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Glutathione: New Supplement on the Block

Cure-All or Snake Oil?
By
WebMD Feature

July 30, 2001 -- Who wouldn't like to get their hands on a naturally occurring substance that acts as an antioxidant, an immune system booster, and a detoxifier? Something that can help your body repair damage caused by stress, pollution, radiation, infection, drugs, poor diet, aging, injury, trauma, and burns?

 

A handful of researchers are saying the antioxidant glutathione can do all that and maybe more. But can you believe such sweeping claims? What's the evidence to back them up? Here are what three experts have to say:

What Is Glutathione?

"Glutathione is a very interesting, very small molecule that's [produced by the body and] found in every cell," says Gustavo Bounous, MD, director of research and development at Immunotec and a retired professor of surgery at McGill University in Montreal, Canada. "It's the [body's] most important antioxidant because it's within the cell."

 

Antioxidants -- the most well known of which are vitamins C and E -- are important for good health because they neutralize free radicals, which can build up in cells and cause damage. Because glutathione exists within the cells, it is in a prime position to neutralize free radicals. It also has potentially widespread health benefits because it can be found in all types of cells, including the cells of the immune system, whose job is to fight disease.

 

Glutathione occurs naturally in many foods, and people who eat well probably have enough in their diets, says Dean Jones, PhD, professor of biochemistry and director of nutritional health sciences at Emory University in Atlanta. Those with diets high in fresh fruits and vegetables and freshly prepared meats are most likely just fine. On the other hand, those with poor diets may get too little.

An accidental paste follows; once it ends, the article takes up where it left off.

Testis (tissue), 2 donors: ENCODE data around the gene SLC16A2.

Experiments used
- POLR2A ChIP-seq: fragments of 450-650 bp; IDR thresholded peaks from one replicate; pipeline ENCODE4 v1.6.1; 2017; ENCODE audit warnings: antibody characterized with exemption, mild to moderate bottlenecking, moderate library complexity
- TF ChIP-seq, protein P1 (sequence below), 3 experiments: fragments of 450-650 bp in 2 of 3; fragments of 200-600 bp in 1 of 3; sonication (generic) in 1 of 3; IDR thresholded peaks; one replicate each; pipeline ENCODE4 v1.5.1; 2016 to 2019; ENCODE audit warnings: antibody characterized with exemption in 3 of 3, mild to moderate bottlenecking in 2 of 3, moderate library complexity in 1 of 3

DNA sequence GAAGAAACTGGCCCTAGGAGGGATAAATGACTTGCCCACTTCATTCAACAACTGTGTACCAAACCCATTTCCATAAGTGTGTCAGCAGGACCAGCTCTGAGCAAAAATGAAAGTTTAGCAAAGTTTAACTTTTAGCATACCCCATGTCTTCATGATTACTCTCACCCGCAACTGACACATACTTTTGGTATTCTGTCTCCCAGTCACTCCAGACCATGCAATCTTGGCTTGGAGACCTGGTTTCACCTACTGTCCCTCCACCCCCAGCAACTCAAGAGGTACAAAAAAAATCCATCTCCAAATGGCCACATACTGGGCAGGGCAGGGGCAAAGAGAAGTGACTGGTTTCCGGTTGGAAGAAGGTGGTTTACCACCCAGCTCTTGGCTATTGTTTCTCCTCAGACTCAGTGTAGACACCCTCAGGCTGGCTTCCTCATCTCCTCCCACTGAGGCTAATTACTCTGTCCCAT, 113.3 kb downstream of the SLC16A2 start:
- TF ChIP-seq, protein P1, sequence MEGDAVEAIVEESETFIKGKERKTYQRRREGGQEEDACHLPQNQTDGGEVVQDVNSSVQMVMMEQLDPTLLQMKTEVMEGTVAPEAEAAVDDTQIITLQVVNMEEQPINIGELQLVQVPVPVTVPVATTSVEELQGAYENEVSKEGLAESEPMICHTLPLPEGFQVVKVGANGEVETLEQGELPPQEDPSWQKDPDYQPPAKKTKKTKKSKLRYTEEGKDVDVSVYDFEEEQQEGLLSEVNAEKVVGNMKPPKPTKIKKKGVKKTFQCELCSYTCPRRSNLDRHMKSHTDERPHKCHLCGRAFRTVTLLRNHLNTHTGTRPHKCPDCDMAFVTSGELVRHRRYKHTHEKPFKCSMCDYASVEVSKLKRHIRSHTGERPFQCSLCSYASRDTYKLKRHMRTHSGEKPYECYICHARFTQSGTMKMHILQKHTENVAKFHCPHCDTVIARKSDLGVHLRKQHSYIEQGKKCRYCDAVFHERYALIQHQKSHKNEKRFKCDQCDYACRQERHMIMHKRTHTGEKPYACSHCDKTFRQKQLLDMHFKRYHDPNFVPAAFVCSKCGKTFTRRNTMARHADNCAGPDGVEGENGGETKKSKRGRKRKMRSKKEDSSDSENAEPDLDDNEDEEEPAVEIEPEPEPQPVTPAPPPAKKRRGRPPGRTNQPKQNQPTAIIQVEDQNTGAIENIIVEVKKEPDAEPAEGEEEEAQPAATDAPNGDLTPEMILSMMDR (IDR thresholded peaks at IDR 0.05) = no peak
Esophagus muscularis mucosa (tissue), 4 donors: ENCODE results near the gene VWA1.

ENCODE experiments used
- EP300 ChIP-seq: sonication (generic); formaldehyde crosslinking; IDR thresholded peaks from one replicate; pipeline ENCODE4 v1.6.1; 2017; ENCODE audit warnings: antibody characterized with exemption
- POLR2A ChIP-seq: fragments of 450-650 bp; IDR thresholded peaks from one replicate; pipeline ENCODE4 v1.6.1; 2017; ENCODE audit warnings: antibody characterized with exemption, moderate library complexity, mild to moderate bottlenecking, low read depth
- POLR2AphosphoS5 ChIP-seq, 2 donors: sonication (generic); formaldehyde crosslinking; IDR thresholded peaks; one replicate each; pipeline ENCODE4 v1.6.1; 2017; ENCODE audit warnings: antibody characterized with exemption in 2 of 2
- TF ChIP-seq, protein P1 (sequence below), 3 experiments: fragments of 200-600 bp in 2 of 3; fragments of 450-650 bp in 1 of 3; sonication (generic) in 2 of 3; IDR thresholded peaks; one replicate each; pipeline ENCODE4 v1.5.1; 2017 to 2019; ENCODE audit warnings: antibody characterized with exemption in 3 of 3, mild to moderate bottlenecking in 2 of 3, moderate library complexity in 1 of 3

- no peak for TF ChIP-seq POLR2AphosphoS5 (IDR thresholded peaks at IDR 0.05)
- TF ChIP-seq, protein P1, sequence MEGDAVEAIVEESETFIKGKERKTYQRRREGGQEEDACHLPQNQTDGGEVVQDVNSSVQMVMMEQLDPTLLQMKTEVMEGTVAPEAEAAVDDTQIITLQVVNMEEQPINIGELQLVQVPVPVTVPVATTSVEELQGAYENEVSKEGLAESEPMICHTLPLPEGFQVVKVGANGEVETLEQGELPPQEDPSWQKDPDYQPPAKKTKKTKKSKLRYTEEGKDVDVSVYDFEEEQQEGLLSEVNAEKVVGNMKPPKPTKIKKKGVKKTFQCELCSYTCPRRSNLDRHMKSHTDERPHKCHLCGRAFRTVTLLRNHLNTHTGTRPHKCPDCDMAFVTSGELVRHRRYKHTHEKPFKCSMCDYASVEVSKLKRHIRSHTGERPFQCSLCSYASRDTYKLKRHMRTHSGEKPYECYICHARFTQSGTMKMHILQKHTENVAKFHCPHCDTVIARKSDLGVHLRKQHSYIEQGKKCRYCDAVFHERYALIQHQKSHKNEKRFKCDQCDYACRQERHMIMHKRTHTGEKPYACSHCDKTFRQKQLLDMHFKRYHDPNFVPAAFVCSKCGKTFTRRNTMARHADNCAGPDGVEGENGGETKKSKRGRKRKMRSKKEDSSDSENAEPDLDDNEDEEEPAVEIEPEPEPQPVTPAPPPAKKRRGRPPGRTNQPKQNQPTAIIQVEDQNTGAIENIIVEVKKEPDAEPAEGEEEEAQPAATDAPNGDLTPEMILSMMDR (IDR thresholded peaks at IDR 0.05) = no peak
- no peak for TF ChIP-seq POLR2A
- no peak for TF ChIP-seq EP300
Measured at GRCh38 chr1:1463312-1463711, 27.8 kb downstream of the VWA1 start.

What Does Glutathione Do?

The strong antioxidant effect of glutathione helps keep cells running smoothly. Bounous and another glutathione expert, Jeremy Appleton, ND, say it also helps the liver remove chemicals that are foreign to the body, such as drugs and pollutants.

 

Appleton is chairman of the department of nutrition at the National College of Naturopathic Medicine in Portland, Ore., and senior science editor for Healthnotes, a database on complementary and alternative medicine available at newspaper stands and health food stores.

 

Evidence for the important role that glutathione plays in health comes from studies in people who are severely ill.

 

"If you look in a hospital situation at people who have cancer, AIDS, or other very serious disease, almost invariably they are depleted in glutathione," says Appleton. "The reasons for this are not completely understood, but we do know that glutathione is extremely important for maintaining intracellular health."

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